News World Report , August 26, 1968, 12. On Abrams’s “one-war” concept, see Lewis Sorley, A Better War: The Unexamined Victories and Final Tragedy of America’s Last Years in Vietnam (New York: Harcourt Brace, 1999), 18 . The Westmoreland-Abrams strategy debate remains contentious. In his admiration of point of views Abrams, Lewis Sorley is most vocal in supporting a change in phyllis trible, strategic concept. See as an example, Vietnam Chronicles: The Abrams Tapes, 1968–1972 (Lubbock: Texas Tech University Press, 2004), xix . Others are less certain. Phillip Davidson served under both commanders, as did Robert W. Komer—neither subscribed to bubonic plague effects a change in phyllis, strategy under Abrams. Work. Davidson, Vietnam at War , 512, and Komer in The Lessons of phyllis Vietnam, ed. W. Scott Thompson and Donaldson D. Point Of Views. Frizzell (New York: Crane, Russak, 1977), 79 . Andrew Birtle’s argument on the change being “more in emphasis than in phyllis trible, substance” seems most compelling. “As MACV admitted in 1970, ‘the basic concept and objectives of the spanish full text pacification, to defeat the VC/NVA and to provide the phyllis trible people with economic and social benefits, have changed little since the The Breaking first comprehensive GVN plan was published in 1964.’” In U.S. Army Counterinsurgency and phyllis, Contingency Operations Doctrine , 367. (48.) Andrew J. Goodpaster, Senior Officers Debriefing Program, May 1976, MHI, p. The Breaking Of Taboo. 40. On peace replacing military victory, see Daniel C. Hallin, The “Uncensored War”: The Media and Vietnam (New York: Oxford University Press, 1986), 178 . (49.) On goals, see Richard Nixon, The Real War (New York: Warner Books 1980), 106 , and No More Vietnams (New York: Arbor House: 1985), 98.
Henry Kissinger, The White House Years (Boston: Little, Brown, 1979), 298 . See also Larry Berman, No Peace, No Honor: Nixon, Kissinger, and Betrayal in Vietnam (New York: Free Press, 2001), 50 . Jeffrey Kimball argues that de-Americanization “was a course made politically necessary by the American public’s desire to wind down the war and doubts among key segments of the foreign-policy establishment about the possibility of winning the war.” The Vietnam War Files: Uncovering the Secret History of Nixon-Era Strategy (Lawrence: University Press of phyllis trible Kansas, 2004), 12. (50.) On withdrawal not representing a defeat, see “Now: A Shift in Goals, Methods,” U.S. News World Report , January 6, 1969, 16. On global perspective, see Jeffrey Kimball, Nixon’s Vietnam War (Lawrence: University Press of Kansas, 1998), 62 . Eric. Michael Lind argues that Nixon had to withdraw “in a manner that preserved domestic support for the Cold War in other theaters.” Vietnam: The Necessary War (New York: Free Press, 1999), 106 . (51.) Richard Nixon, RN: The Memoirs of Richard Nixon (New York: Grosset Dunlap, 1978), 349 . On realizing limits to U.S. power, see Lawrence W. Serewicz, America at the Brink of Empire: Rusk, Kissinger, and the Vietnam War (Baton Rouge: Louisiana State University Press, 2007), 10 . On containing communism, see U.S. Phyllis. Embassy Statement, “Objectives and of Taboo, Courses of Action of the United States in South Viet-Nam,” FRUS , 1964–1968, vol. 7, 719 . See also Lloyd Gardner, “The Last Casualty? Richard Nixon and the End of the Vietnam War, 1969–75,” in A Companion to the Vietnam War , ed.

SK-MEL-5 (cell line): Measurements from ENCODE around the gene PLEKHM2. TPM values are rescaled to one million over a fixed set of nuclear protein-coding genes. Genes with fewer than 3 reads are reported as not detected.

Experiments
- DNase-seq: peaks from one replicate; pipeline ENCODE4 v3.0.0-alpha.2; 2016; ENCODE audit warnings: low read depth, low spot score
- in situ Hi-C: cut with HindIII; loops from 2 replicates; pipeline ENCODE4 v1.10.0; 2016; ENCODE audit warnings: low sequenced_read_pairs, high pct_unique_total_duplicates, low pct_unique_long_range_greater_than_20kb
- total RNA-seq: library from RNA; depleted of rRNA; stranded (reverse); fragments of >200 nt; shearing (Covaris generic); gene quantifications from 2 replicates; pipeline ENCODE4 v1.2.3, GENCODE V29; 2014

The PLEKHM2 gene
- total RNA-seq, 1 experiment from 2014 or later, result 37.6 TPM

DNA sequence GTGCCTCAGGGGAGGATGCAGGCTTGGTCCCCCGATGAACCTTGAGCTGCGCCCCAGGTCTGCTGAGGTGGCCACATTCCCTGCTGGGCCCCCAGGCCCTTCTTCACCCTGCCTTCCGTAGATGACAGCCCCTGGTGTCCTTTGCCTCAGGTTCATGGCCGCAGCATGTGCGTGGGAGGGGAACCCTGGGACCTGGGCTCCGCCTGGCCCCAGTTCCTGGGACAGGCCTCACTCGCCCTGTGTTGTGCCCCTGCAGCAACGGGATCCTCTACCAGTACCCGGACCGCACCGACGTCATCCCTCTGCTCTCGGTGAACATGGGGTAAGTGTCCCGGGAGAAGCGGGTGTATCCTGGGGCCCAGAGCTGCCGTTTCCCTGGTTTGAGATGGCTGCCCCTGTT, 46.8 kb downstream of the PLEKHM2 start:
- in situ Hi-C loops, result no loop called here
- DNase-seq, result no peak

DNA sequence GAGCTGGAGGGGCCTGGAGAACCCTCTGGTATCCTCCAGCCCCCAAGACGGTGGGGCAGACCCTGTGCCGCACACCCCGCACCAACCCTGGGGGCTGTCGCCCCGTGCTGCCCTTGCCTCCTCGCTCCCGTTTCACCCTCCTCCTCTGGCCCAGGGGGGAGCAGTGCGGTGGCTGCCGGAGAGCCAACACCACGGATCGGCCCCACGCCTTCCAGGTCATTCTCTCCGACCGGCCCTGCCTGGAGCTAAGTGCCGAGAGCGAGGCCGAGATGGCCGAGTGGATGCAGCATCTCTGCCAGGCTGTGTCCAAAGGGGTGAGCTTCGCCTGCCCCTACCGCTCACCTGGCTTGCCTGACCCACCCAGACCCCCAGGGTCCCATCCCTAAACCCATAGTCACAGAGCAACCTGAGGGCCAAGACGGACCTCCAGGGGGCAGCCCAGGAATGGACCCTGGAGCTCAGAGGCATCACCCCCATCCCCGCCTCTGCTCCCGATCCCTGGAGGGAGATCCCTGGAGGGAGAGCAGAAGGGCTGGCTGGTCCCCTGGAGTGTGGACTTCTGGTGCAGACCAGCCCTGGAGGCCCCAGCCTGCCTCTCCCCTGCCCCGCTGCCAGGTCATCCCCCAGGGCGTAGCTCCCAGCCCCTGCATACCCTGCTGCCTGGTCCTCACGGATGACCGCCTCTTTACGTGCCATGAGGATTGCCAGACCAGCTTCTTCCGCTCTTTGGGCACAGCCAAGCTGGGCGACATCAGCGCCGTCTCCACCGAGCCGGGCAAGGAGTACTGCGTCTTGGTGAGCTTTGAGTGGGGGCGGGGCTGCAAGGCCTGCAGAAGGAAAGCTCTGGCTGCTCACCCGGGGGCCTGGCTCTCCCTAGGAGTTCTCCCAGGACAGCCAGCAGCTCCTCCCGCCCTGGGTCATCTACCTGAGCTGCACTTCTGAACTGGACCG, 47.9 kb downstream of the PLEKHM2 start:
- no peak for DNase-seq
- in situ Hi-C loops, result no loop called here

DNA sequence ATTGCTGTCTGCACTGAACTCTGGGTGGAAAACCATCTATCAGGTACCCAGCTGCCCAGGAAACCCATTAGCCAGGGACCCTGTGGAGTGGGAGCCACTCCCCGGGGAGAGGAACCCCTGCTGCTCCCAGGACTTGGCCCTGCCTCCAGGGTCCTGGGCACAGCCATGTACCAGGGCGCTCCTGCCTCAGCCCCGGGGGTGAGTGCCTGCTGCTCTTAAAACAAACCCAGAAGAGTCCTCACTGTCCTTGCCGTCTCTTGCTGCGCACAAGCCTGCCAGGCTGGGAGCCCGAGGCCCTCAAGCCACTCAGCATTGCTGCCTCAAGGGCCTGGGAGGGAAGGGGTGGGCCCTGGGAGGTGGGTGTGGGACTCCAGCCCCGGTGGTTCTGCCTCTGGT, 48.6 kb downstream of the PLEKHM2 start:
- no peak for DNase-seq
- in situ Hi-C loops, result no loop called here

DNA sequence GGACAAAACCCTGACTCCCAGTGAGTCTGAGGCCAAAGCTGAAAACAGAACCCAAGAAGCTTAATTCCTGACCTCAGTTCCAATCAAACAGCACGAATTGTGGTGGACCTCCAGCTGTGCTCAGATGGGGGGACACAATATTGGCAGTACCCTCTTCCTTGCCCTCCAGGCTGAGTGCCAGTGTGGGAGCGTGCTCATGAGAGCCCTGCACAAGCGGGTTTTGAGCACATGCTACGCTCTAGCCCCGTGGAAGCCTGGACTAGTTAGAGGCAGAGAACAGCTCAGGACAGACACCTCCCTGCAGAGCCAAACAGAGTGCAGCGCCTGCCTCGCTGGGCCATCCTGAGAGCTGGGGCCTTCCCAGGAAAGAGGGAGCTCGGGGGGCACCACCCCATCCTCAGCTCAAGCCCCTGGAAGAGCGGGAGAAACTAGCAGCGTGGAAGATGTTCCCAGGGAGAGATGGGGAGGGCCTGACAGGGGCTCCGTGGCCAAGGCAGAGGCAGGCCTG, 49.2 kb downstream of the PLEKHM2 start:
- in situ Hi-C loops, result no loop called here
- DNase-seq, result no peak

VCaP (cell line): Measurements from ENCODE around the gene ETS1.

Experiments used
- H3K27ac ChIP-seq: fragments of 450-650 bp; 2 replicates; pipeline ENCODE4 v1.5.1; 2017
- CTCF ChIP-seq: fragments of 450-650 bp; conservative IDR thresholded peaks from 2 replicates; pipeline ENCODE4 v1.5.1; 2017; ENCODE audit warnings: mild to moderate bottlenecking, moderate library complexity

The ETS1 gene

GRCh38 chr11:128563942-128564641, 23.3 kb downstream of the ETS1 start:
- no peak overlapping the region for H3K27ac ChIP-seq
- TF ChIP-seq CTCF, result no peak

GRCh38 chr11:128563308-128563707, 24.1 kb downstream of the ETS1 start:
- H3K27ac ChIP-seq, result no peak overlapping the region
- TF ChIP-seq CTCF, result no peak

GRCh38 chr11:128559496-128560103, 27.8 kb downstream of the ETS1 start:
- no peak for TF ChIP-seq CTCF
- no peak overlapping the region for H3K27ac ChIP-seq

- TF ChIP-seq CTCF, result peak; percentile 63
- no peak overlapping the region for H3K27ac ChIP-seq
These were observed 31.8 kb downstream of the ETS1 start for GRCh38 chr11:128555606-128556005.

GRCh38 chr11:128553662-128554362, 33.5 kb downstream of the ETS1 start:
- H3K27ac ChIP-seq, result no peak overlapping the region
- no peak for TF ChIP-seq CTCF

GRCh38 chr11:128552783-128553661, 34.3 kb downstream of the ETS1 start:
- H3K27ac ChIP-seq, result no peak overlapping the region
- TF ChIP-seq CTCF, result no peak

Marilyn B. Phyllis. Young and the spanish, Robert Buzzanco (Malden, MA: Blackwell, 2002), 230 . (52.) On problems of different types of phyllis threats, see Viet-Nam Info Series 20: “The Armed Forces of the Republic of how do computers work Viet Nam,” from Vietnam Bulletin, 1969, Folder 09, Box 13, Douglas Pike Collection: Unit 02-Military Operations, TTUVA, ps. 8, 25. Trible. See also Richard Shultz Jr., “The Vietnamization-Pacification Strategy of an inspector calls eric 1969–1972: A Quantitative and Qualitative Reassessment,” in Lessons from an phyllis trible Unconventional War: Reassessing U.S. Strategies for Future Conflicts, ed. Richard A. Hunt and Richard H. Shultz Jr. (New York: Pergamon, 1982), 55–56 . Loren Baritz argues that the “Nixon administration abandoned counterinsurgency” since it realized the bubonic NLF no longer was a significant threat. Phyllis. Backfire: A History of How American Culture Led Us into Vietnam and Made Us Fight the Way We Did (Baltimore: Johns Hopkins University Press, 1985), 279 . (53.) Nixon, No More Vietnams , 104–107. Definition of pacification on p. 132. (54.) Pacification Priority Area Summary, September 3, 1968, prepared by bubonic effects CORDS, Folder 65, US Marine Corps History Division, Vietnam War Documents Collection, TTUVA. Countryside depopulation in Charles Mohr, “Saigon Tries to Recover from the trible Blows,” New York Times , May 10, 1968 ; and David W. Story Point. P. Elliott, The Vietnamese War: Revolution and Social Change in the Mekong Delta, 1930–1975, concise ed. (Armonk, NY: M. E. Sharpe, 2007), 331, 336 . Trible. On problems of measuring pacification security, see Gregory A. Daddis, No Sure Victory: Measuring U.S. Army Effectiveness and tragedy full text, Progress in phyllis, the Vietnam War (New York: Oxford University Press, 2011), 118–122 . Bubonic Plague. (55.) The Chieu Hoi (“Open Arms”) program, begun in 1963, aimed to “rally” Vietcong defectors to the GVN side as part of a larger national reconciliation effort. The plan sought to give former insurgents “opportunities for defection, an alternative to the hardships and deprivations of guerrilla life, political pardon, and in some measure, though vocational training, a means of earning a livelihood.” Jeanette A. Koch, The Chieu Hoi Program in phyllis, South Vietnam, 1963–1971 (Santa Monica, CA: Rand, 1973), v . (56.) Vietnam Lessons Learned No.